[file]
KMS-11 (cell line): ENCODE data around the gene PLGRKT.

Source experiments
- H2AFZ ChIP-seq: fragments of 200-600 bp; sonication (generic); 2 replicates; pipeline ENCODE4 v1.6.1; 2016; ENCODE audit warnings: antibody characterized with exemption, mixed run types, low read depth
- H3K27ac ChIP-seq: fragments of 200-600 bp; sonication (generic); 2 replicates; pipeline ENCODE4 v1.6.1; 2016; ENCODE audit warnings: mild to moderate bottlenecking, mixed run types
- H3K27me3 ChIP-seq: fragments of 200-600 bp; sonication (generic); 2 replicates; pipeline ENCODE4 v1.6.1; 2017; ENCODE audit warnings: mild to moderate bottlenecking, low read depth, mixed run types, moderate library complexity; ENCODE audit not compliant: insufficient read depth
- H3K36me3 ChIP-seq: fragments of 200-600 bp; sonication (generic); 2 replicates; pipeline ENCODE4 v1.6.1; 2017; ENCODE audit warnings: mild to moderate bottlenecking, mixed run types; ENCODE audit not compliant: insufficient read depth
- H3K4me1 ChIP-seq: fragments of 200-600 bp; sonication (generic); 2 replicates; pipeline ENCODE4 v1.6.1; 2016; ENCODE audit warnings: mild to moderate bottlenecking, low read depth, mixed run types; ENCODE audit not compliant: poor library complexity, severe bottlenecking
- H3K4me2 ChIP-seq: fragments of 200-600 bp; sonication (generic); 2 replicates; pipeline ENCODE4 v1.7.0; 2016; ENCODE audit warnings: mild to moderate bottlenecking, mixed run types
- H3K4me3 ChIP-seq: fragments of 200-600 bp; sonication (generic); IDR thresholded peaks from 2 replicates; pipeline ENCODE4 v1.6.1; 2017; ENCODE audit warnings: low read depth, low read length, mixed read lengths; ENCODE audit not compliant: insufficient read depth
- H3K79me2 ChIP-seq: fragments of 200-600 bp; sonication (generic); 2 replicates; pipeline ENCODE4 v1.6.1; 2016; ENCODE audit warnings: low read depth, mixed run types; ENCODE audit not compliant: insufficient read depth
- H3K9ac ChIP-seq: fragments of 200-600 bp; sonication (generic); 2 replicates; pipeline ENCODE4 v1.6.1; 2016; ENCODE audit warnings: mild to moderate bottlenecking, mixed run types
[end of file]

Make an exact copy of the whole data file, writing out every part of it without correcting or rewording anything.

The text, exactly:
KMS-11 (cell line): ENCODE data around the gene PLGRKT.

Source experiments
- H2AFZ ChIP-seq: fragments of 200-600 bp; sonication (generic); 2 replicates; pipeline ENCODE4 v1.6.1; 2016; ENCODE audit warnings: antibody characterized with exemption, mixed run types, low read depth
- H3K27ac ChIP-seq: fragments of 200-600 bp; sonication (generic); 2 replicates; pipeline ENCODE4 v1.6.1; 2016; ENCODE audit warnings: mild to moderate bottlenecking, mixed run types
- H3K27me3 ChIP-seq: fragments of 200-600 bp; sonication (generic); 2 replicates; pipeline ENCODE4 v1.6.1; 2017; ENCODE audit warnings: mild to moderate bottlenecking, low read depth, mixed run types, moderate library complexity; ENCODE audit not compliant: insufficient read depth
- H3K36me3 ChIP-seq: fragments of 200-600 bp; sonication (generic); 2 replicates; pipeline ENCODE4 v1.6.1; 2017; ENCODE audit warnings: mild to moderate bottlenecking, mixed run types; ENCODE audit not compliant: insufficient read depth
- H3K4me1 ChIP-seq: fragments of 200-600 bp; sonication (generic); 2 replicates; pipeline ENCODE4 v1.6.1; 2016; ENCODE audit warnings: mild to moderate bottlenecking, low read depth, mixed run types; ENCODE audit not compliant: poor library complexity, severe bottlenecking
- H3K4me2 ChIP-seq: fragments of 200-600 bp; sonication (generic); 2 replicates; pipeline ENCODE4 v1.7.0; 2016; ENCODE audit warnings: mild to moderate bottlenecking, mixed run types
- H3K4me3 ChIP-seq: fragments of 200-600 bp; sonication (generic); IDR thresholded peaks from 2 replicates; pipeline ENCODE4 v1.6.1; 2017; ENCODE audit warnings: low read depth, low read length, mixed read lengths; ENCODE audit not compliant: insufficient read depth
- H3K79me2 ChIP-seq: fragments of 200-600 bp; sonication (generic); 2 replicates; pipeline ENCODE4 v1.6.1; 2016; ENCODE audit warnings: low read depth, mixed run types; ENCODE audit not compliant: insufficient read depth
- H3K9ac ChIP-seq: fragments of 200-600 bp; sonication (generic); 2 replicates; pipeline ENCODE4 v1.6.1; 2016; ENCODE audit warnings: mild to moderate bottlenecking, mixed run types